Sweet Corn Custard Pie

You know you’re deep – really deep – into summer when plump ears of local sweet corn and dead ripe tomatoes start to monopolize the real estate in your local markets.

We’ve arrived there, my friend, and it’s time to seize the moment and broaden our horizons with a corn pie you and yours won’t soon forget. I give you…the drumroll please…Sweet Corn Custard Pie. And it’s a dessert pie.

The No-More-Tears Pie Pastry Course

Corn? you wonder: don’t we typically use corn in savory dishes, not sweet?

Indeed, and that’s what makes this pie so memorable, so irresistible. It’s our chance to turn expectations on their head, and throw a little curve ball at our pie loving family and friends. It’s summer, by golly – why not?

A word of caution, if your custard pie making skills are a little rusty: simple and accommodating as they are, the one thing custards can’t tolerate is extreme heat. Bake them too hot, and the eggs will break, leaving you with – essentially – sweet, watery scrambled eggs.

So go low and slow: you can’t do any harm to this pie if you err on the side of moderate heat.

Enjoy these last days of summer. See you back here soon.

PASTRY NOTE: I recommend either the FOOD PROCESSOR PIE DOUGH or the GOOD BASIC PIE DOUGH for this pie.

Sweet Corn Custard Pie


  • 1 1/2 cups fresh cut corn kernels (about 3 to 4 plump ears)
  • 3/4 cup light cream or half-and-half
  • 3/4 cup plus 2 tablespoons sugar
  • 1 cup heavy cream or whipping cream
  • 1 teaspoon vanilla extract
  • 2 pinches salt
  • 2 pinches ground nutmeg
  • 4 large egg yolks
  • 2 egg whites


  1. On a sheet of lightly floured wax paper, roll the pastry into a 13" - 13 1/2" circle. Invert the pastry over a 9 1/2" deep-dish pie pan, center, and peel off the paper. Gently tuck the pastry into the pan, without stretching it, then pinch the edge into an upstanding rim. Crimp or flute, if desired. Place in the freezer for 15 minutes while you preheat the oven to 400°.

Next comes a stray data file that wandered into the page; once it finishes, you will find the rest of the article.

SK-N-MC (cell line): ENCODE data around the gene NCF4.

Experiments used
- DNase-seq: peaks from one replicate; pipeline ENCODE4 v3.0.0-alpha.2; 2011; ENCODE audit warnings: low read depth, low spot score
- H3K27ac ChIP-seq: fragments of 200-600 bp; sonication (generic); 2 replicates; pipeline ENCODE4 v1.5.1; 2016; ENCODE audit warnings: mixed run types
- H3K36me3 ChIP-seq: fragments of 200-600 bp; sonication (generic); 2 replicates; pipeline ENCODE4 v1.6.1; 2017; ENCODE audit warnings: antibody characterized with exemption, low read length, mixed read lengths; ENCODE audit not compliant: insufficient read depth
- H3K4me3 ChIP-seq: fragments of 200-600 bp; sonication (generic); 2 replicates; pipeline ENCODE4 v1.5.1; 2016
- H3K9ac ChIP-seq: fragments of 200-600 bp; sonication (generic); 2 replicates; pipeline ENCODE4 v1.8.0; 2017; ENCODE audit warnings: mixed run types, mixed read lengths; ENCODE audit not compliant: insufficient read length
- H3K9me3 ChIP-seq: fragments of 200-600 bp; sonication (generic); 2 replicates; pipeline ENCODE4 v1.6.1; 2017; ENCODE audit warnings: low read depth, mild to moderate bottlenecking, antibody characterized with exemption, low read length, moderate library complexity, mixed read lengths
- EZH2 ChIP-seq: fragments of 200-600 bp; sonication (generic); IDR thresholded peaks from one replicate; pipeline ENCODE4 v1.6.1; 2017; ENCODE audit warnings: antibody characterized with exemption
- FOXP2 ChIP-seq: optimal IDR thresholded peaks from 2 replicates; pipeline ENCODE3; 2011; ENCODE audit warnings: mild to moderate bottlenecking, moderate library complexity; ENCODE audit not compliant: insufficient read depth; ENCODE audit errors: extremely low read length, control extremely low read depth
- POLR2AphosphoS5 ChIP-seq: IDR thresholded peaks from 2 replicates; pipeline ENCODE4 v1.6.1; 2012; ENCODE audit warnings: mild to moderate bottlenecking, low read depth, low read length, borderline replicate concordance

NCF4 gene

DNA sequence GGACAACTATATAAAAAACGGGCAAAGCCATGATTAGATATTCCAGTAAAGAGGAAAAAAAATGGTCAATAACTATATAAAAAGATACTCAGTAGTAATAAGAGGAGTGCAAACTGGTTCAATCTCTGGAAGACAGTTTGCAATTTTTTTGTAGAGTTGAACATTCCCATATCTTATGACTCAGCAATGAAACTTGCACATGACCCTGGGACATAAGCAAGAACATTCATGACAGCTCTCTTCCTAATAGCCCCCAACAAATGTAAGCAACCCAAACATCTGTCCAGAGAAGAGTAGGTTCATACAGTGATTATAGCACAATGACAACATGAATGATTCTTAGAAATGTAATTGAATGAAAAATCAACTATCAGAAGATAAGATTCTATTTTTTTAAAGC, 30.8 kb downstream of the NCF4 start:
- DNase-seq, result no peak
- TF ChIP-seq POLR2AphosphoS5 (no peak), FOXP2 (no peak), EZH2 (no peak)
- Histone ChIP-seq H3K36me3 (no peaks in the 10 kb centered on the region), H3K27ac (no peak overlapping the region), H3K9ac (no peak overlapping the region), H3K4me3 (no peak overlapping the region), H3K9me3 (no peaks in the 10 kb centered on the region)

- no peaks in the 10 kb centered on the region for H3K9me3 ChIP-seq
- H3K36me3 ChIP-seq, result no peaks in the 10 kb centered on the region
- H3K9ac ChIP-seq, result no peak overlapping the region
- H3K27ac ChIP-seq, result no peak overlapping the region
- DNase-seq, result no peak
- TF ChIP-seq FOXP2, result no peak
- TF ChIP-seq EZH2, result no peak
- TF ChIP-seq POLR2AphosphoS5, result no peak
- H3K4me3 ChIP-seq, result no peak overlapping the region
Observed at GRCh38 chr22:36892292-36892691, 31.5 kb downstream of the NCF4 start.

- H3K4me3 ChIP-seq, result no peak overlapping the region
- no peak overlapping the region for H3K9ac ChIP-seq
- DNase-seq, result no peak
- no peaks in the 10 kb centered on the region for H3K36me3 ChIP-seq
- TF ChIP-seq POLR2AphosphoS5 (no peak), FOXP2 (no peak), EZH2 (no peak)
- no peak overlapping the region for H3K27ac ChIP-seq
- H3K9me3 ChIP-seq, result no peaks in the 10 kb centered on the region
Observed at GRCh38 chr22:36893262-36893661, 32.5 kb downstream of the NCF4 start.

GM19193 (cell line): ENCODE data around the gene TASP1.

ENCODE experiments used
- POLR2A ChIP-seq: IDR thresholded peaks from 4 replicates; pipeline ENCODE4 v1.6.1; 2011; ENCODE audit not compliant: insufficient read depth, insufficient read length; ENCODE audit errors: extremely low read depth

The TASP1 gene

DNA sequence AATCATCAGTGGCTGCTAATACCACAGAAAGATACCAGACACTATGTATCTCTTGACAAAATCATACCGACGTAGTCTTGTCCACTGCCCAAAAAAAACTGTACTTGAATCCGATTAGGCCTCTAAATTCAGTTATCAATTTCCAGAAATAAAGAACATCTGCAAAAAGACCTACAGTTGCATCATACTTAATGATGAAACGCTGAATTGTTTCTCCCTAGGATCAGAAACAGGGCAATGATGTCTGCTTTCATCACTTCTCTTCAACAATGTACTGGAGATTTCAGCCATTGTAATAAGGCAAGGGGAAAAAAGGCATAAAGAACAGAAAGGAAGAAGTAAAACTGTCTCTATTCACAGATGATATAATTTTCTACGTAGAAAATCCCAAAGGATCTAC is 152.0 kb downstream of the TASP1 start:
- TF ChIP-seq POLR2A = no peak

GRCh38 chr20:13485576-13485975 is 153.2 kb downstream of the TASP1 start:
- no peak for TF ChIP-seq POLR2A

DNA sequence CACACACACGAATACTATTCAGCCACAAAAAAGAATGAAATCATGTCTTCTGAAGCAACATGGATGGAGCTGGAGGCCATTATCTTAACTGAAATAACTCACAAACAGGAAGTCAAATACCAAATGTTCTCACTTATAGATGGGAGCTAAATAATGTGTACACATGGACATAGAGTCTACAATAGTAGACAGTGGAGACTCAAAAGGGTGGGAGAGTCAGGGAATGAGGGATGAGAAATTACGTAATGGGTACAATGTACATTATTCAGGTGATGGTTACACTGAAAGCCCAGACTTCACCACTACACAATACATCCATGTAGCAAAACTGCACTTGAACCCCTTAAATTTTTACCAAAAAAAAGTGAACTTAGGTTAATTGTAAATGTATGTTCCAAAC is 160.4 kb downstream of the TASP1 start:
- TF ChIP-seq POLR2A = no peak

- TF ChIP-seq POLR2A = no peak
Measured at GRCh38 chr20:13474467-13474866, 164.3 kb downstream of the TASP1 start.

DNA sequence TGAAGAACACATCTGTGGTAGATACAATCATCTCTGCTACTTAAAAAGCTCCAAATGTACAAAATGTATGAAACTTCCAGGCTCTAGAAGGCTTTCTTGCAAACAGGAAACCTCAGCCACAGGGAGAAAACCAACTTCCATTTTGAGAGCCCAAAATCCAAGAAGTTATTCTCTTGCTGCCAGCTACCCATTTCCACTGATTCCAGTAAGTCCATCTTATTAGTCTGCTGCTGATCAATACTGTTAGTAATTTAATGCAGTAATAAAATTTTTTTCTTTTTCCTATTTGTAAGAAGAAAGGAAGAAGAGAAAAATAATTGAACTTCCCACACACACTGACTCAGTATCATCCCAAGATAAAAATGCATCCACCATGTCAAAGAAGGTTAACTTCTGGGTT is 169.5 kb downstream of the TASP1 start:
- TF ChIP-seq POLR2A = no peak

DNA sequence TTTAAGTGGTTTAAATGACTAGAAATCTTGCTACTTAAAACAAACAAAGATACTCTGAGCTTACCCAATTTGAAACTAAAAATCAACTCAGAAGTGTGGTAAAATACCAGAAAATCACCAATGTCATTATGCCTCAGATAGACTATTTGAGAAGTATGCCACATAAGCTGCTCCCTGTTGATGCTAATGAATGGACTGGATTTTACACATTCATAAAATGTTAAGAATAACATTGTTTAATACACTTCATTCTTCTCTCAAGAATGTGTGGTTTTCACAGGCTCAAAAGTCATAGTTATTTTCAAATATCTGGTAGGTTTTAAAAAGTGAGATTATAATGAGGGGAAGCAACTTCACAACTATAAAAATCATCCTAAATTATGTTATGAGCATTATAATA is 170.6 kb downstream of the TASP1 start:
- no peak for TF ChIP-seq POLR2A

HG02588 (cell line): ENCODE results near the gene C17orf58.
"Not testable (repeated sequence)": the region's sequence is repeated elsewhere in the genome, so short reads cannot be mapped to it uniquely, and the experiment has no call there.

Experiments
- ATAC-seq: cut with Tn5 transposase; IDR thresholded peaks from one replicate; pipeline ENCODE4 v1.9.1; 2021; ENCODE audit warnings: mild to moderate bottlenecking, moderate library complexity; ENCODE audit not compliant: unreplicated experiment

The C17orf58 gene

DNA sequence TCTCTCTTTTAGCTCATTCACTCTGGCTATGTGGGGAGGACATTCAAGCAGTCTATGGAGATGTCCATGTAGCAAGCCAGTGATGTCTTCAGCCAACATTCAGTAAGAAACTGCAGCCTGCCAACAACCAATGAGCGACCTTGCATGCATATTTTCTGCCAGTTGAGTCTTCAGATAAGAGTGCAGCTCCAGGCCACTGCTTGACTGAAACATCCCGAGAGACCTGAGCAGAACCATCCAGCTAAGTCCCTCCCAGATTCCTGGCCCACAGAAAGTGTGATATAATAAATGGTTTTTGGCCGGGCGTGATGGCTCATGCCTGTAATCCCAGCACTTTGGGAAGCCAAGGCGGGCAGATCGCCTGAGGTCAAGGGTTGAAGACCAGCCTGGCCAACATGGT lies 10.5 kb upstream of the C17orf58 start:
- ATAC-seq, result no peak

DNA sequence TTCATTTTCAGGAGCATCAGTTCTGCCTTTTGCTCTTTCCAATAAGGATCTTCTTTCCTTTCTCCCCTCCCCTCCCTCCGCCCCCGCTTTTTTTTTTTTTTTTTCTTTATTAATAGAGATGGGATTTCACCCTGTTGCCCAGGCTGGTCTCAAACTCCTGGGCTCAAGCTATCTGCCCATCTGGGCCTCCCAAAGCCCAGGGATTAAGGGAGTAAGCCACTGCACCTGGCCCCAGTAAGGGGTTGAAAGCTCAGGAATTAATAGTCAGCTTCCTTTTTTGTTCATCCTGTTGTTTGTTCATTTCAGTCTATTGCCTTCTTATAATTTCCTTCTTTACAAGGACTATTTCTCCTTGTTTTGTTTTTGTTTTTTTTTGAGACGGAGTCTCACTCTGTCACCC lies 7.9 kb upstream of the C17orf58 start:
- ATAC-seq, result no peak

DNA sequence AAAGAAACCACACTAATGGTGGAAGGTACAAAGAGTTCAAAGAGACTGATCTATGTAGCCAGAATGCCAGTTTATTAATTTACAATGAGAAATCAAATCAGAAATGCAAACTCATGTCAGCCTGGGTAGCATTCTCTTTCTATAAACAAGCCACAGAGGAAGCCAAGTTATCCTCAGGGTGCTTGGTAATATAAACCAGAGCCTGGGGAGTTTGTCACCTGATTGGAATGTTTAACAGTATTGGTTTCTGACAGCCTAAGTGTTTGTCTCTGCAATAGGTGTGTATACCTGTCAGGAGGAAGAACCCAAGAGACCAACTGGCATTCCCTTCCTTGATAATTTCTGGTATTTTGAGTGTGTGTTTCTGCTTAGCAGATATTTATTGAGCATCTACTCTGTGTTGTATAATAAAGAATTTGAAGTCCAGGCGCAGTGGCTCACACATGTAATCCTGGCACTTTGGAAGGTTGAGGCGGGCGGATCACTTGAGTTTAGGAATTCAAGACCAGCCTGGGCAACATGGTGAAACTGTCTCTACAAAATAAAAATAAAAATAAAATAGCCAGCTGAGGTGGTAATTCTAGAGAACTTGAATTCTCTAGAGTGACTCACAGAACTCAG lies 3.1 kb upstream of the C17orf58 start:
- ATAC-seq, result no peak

2. Tear off a 16" long sheet of aluminum foil and press it into the firmed shell so it fits like a glove. To prevent the pie shell from puffing as it bakes, fill the foil about 3/4 full with dried beans, banking them up the sides.
  3. Bake on the center oven rack for 15 minutes. Reduce the heat to 350°. Remove the shell from the oven, then carefully lift out the foil and beans. Using a fork, poke the bottom pastry 6 or 7 times; the holes will keep the pastry from puffing. Put the shell back in the oven and bake another 10 to 12 minutes. Cool on a rack. (Plug the holes with dabs of cream cheese so the filling doesn't run out.)
  4. If your corn is fresh and tender, you can probably get away without cooking it at all; simply cut the corn off the cob with a sharp knife. If the kernels are large and perhaps a little less tender, it would probably be a good idea to boil the kernels for 2 minutes, to tenderize them just a bit.
  5. Put about half of the corn in a blender with the light cream and sugar. Process briefly, until the corn is chopped up without turning it into a puree. Set aside.
  6. In a large bowl, gently whisk the heavy cream, vanilla, salt, nutmeg, and egg yolks just until evenly blended. Stir in the blenderized corn mixture and remaining whole kernels.
  7. In a clean, dry mixing bowl, beat the 2 egg whites until they hold soft peaks. Add them to the custard, then fold/gently whisk them in. Don't overdo it; stop as soon as they're incorporated but the mixture is still frothy. Ladle the filling into the partially prebaked pie shell.
  8. Place the pie on the center oven rack. Bake for 30 minutes, then reduce the heat to 325°. When you reduce the heat, turn the pie 180 degrees, so the part that faced the back of your oven now faces forward.
  9. Bake another 20 to 30 minutes, until the filling is set. To check, give the pie a little nudge: the filling should jiggle, not move in waves. The top of the pie will probably turn a nice golden color.
  10. Transfer the pie to a cooling rack and cool thoroughly. Without covering, put the pie in the fridge and chill for at least 6 hours or overnight before serving. For storage beyond that, cover with tented foil (so the foil doesn't touch the top of the pie.) Makes 8 to 10 servings.